How I Spent My Birthday


downtown Iowa City


Yesterday was my b-day and I discovered much to my horror that long ago, too long for accurate memory, I’d scheduled a 9 am physical for meself. So I trudged to the doc’s office and sat in the windowless waiting room amidst truly sick people some of whom smelled of cheap cigars and stale beer and many of whom were coughing like chimney sweeps and I hunkered into meself, mannerly, withdrawn, properly so. In the examining room where I waited an additional 30 minutes in solo woolgathering I read a five year old issue of Popular Mechanics which had an article on wind mills. I think I like wind mills. I mean, I think I’m for them. I saw there in the doctor’s office that I’m rooting for the windmills.

Later I went to Prairie Lights Bookstore which recently made the news because President Barack Obama paid them a surprise visit last week and yes, he even bought some books for his kids. My friends who work there are still fair amazed and I got to hear about the President’s musings while in the store. He told Jan (the owner) that formerly one of the greatest pleasures in his life was browsing alone in a bookstore. And there he was, surrounded by cameras and reporters and security, and gawkers, and trying to pick out some books for his children. He did it with grace. Hemingway was right: “Courage is grace under pressure” and sometimes it’s just a matter of preserving the small graces. The president charmed everyone.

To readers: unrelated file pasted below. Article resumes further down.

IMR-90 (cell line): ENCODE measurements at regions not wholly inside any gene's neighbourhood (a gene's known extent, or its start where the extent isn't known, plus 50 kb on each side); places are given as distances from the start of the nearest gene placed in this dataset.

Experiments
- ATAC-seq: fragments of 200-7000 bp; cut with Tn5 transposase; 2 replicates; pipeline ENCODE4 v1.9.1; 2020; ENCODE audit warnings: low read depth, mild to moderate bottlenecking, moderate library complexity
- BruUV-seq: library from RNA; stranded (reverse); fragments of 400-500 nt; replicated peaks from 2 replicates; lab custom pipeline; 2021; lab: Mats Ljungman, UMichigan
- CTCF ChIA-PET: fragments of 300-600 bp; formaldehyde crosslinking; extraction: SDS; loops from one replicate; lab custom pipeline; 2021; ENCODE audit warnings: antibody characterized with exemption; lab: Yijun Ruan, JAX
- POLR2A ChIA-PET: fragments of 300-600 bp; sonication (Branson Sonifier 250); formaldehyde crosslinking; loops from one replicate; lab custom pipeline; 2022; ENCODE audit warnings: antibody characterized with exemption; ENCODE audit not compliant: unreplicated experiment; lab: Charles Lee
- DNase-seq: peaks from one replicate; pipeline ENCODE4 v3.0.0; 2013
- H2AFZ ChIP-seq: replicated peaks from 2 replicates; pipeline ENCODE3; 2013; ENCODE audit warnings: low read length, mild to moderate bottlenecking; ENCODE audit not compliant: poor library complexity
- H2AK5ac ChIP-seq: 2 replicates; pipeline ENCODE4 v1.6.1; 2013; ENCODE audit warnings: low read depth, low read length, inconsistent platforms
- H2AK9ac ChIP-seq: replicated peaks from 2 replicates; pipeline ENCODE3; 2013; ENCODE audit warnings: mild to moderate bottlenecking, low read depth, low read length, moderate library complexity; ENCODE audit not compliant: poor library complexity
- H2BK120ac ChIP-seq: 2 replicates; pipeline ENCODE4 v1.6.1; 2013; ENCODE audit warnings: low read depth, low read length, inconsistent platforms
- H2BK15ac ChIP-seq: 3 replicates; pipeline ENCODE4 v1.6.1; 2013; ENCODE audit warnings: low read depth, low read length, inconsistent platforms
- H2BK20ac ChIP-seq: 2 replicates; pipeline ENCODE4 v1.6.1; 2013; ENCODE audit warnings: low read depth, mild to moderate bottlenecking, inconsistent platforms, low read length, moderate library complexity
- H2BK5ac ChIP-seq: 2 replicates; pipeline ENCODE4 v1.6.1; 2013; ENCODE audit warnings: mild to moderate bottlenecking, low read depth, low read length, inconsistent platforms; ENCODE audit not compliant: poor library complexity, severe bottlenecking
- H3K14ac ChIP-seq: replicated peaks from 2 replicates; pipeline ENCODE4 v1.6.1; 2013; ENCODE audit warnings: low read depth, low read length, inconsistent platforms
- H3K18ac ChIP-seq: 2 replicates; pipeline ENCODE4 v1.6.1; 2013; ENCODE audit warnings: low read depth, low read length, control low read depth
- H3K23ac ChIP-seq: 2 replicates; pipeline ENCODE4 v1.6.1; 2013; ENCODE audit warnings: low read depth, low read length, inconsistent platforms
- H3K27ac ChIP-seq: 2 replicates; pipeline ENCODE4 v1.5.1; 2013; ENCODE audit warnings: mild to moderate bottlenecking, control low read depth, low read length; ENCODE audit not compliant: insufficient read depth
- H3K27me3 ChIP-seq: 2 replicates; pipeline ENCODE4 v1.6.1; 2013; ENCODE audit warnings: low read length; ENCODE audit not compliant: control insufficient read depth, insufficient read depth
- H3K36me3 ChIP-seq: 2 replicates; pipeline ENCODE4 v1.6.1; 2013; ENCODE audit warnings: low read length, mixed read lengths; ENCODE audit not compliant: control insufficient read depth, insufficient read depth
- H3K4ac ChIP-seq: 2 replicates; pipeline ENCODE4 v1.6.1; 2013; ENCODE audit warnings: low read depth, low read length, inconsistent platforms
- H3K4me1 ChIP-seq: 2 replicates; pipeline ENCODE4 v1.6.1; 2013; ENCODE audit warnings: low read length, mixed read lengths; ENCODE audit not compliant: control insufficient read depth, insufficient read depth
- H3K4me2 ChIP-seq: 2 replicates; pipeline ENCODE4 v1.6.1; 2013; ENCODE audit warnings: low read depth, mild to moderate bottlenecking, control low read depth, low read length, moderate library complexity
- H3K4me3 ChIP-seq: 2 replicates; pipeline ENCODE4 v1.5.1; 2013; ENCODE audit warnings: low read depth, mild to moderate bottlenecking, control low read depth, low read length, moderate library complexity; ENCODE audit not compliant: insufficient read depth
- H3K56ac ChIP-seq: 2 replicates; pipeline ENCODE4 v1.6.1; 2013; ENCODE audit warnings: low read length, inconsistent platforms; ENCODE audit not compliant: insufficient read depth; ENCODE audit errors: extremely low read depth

I see now that I’m 55 that I’m for “small graces”–that it may be the only thing to strive for. I should add “anymore” to the end of that. That’s what they do in Iowa. They say: “It’s getting so your house costs less than a tank of gas, anymore.” Or: “I could use some more bacon on my bacon, anymore.” Anymore is one of the small graces.

I went outside and watched a man in a chicken suit–a large chicken suit, a large man, all feathers white in the noon sun, watched him parade up and down clutching a sign on a stick which said “We Deliver” and I wanted to add “anymore” but decided I didn’t want to talk to the chicken so I kept moving.

I had lunch with my pal Paul Casella who teaches writing to the university’s scientists and who is, like me, an easterner who thinks Iowa City is the best place to live if you love literature and smart talk. Paul was just back from climbing Mt. Kilimanjaro. He told me that he’d seen references to “disability studies” in Tanzania and we talked about the African movement toward disability rights and the UN’s international charter on disability. We ate exceptional burritos. Anymore. Paul is on his way to Spain to address an international conference of doctors on writing. He said the doctors are urologists. I wanted to make a joke out of this but couldn’t think of one. An international conference of urologists who want to write better is inherently funny. Of course it is, anymore.

In the evening I met my wife Connie at an Iowa City restaurant called Devotay. They serve organic and “slow food” and local cuisine and we had a lovely meal and some serious laughs and perhaps indeed every day should be our birthdays, anymore?

While we were eating Connie saw a man wearing a top hat and tails dancing out on the street. Iowa City is that kind of town.